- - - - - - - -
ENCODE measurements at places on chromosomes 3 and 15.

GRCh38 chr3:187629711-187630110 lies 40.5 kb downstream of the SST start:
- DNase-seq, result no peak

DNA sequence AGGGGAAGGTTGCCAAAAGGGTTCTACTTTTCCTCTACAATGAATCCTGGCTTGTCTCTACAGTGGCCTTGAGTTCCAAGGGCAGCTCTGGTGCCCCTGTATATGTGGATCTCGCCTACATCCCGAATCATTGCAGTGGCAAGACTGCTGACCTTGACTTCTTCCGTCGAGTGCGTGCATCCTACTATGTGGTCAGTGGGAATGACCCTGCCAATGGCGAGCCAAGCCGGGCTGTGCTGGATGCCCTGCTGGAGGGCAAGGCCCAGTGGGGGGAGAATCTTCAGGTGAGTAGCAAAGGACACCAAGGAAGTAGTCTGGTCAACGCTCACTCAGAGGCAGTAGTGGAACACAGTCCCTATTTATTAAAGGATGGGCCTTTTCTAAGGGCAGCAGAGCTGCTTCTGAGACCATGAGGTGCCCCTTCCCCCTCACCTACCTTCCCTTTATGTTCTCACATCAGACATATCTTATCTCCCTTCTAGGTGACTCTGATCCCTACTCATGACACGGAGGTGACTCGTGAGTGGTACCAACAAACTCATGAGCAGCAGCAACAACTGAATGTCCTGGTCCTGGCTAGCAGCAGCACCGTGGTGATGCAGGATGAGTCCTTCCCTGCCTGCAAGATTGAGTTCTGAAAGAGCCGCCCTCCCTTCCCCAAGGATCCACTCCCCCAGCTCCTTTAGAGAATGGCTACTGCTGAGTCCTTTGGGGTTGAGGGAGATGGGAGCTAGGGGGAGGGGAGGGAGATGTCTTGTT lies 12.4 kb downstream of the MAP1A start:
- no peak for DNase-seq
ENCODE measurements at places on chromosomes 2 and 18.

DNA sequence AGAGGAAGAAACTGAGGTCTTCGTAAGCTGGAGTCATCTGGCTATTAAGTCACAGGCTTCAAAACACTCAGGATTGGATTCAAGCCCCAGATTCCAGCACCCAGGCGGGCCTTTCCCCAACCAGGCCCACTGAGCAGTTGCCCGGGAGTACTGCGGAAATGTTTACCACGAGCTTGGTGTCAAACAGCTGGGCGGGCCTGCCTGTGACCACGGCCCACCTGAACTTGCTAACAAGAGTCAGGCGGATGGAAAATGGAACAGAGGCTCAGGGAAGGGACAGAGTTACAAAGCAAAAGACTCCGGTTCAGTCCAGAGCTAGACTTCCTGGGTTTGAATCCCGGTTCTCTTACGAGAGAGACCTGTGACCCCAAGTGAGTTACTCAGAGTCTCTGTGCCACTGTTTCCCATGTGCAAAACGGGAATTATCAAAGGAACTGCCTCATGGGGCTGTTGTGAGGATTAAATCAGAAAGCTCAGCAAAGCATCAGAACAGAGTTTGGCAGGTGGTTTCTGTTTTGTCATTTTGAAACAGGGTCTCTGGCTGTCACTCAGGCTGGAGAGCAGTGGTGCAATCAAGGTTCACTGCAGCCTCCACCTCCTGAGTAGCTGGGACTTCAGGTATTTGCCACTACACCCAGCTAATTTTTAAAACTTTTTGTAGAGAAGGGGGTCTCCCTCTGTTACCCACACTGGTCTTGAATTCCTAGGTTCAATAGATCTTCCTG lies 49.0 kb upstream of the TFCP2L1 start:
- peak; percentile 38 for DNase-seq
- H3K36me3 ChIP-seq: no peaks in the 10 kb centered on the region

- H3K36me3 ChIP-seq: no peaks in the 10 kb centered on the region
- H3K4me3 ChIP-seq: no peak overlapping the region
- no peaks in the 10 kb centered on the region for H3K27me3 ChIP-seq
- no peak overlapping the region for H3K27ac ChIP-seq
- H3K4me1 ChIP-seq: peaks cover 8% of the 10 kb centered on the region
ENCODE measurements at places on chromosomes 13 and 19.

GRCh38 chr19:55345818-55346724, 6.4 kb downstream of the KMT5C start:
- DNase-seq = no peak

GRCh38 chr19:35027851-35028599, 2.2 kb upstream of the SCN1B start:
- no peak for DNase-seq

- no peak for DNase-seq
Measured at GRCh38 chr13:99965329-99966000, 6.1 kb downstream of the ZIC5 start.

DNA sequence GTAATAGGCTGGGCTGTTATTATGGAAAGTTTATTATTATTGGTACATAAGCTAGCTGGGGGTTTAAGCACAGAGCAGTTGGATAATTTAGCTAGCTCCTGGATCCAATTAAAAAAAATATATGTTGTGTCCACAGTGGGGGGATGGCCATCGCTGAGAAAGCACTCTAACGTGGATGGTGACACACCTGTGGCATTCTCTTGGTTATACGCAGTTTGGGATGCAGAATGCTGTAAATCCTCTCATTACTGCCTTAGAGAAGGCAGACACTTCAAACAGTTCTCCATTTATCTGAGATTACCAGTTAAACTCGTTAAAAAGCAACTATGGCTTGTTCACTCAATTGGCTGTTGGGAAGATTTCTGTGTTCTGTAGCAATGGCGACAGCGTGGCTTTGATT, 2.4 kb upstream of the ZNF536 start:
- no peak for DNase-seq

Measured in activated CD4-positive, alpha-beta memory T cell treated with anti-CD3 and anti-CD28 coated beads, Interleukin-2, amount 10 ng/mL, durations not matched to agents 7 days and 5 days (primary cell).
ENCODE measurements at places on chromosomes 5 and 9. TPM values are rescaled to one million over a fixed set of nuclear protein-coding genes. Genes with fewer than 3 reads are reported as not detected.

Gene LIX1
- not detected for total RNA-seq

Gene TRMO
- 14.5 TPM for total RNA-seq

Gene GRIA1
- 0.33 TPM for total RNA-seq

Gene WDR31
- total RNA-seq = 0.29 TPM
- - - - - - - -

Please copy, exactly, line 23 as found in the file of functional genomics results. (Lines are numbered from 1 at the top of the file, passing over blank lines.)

- no peak for DNase-seq